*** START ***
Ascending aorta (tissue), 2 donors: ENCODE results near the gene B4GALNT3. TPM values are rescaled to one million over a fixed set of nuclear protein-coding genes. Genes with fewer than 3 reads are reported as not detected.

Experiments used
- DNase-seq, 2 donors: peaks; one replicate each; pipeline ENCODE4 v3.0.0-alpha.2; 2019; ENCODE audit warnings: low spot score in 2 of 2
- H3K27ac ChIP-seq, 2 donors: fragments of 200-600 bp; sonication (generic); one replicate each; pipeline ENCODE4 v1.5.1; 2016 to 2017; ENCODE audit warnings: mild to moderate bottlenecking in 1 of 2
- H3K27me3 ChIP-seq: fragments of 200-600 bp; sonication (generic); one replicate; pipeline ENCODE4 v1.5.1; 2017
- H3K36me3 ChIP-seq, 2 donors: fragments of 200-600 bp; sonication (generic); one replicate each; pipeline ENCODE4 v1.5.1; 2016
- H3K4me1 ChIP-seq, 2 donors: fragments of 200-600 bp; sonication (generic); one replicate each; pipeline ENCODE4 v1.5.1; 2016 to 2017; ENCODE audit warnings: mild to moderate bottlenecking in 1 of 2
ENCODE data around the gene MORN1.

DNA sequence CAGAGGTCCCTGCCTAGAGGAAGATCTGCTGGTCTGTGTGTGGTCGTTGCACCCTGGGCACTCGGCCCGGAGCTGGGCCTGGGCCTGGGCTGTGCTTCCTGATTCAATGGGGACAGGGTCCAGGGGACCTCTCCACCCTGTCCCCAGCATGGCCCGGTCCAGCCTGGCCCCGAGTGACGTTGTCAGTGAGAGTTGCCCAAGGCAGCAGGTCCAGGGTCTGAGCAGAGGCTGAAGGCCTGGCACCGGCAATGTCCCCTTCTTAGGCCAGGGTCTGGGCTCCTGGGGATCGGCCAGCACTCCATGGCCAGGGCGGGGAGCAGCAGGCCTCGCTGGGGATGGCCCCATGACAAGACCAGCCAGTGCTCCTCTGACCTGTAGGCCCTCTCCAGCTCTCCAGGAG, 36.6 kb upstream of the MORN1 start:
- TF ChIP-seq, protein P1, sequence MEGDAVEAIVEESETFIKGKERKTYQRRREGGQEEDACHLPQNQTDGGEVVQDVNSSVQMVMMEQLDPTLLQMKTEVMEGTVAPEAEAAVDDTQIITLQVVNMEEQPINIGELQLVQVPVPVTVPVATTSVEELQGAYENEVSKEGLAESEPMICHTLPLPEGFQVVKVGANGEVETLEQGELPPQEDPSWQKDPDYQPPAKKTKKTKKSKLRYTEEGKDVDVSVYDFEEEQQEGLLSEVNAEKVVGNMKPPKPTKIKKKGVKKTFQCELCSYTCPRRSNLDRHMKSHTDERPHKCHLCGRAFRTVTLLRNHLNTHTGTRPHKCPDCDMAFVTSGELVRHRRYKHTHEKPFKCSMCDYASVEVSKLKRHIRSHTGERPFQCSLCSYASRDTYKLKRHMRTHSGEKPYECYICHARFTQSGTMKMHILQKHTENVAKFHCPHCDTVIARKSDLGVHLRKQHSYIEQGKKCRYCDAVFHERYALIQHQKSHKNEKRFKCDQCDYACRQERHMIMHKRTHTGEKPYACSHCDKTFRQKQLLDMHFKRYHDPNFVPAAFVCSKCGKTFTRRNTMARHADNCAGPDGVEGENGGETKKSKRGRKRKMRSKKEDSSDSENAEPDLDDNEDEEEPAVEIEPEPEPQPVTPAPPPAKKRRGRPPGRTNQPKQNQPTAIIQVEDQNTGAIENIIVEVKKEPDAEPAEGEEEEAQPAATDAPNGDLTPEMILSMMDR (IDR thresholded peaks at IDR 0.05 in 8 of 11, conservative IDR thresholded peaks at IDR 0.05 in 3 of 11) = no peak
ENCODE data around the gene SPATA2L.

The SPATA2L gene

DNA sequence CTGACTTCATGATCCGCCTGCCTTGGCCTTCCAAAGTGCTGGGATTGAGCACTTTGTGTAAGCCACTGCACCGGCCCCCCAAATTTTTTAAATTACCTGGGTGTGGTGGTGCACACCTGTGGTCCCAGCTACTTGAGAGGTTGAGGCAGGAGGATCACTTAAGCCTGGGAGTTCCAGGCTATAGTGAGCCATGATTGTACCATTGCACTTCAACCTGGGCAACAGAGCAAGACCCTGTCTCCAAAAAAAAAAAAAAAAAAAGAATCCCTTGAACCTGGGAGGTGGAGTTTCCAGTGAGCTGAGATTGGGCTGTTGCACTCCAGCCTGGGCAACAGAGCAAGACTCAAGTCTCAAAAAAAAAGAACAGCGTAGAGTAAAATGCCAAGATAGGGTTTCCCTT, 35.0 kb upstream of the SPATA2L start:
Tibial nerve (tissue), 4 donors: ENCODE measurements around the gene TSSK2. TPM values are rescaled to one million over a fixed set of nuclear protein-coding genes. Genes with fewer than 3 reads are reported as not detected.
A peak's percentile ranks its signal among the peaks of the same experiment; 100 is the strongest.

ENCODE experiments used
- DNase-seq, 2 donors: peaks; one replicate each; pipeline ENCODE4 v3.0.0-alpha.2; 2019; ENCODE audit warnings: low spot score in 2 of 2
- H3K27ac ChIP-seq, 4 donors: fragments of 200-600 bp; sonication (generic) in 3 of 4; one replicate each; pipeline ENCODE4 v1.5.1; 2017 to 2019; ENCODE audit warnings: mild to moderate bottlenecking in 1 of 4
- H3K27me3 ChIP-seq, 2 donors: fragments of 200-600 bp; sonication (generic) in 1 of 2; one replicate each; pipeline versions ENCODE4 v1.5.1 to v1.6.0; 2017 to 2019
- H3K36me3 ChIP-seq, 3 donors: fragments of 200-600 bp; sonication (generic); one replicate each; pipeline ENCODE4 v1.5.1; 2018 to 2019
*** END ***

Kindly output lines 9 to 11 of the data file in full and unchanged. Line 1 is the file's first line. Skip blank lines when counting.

DNA sequence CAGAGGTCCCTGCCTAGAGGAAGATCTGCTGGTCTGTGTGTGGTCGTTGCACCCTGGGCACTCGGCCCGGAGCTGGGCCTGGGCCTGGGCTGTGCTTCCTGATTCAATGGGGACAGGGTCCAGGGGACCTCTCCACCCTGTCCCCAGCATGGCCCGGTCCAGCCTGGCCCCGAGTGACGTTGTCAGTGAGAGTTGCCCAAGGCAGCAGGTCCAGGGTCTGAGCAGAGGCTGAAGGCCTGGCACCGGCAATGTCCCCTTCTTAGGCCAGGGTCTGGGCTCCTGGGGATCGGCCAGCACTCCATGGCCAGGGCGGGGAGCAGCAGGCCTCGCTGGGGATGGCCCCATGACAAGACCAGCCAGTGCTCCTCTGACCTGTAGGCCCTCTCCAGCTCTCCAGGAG, 36.6 kb upstream of the MORN1 start:
- TF ChIP-seq, protein P1, sequence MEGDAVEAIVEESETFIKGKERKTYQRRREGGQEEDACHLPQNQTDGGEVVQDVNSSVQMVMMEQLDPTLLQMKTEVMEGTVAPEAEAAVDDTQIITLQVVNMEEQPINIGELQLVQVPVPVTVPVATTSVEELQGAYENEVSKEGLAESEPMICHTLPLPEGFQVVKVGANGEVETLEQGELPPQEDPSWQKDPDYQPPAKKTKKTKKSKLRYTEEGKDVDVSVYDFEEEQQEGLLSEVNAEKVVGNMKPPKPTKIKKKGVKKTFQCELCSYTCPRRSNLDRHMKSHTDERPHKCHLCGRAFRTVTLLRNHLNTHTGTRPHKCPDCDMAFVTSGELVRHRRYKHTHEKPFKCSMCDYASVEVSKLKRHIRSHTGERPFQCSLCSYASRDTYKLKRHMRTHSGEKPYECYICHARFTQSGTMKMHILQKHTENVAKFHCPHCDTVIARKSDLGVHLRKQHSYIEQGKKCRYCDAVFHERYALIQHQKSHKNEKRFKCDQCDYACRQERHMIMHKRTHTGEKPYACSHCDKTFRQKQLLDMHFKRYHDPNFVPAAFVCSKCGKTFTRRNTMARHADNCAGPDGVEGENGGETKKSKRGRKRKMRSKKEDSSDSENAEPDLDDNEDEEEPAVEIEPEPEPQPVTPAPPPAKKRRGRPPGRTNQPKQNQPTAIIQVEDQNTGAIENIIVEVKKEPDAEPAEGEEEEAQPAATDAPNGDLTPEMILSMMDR (IDR thresholded peaks at IDR 0.05 in 8 of 11, conservative IDR thresholded peaks at IDR 0.05 in 3 of 11) = no peak
ENCODE data around the gene SPATA2L.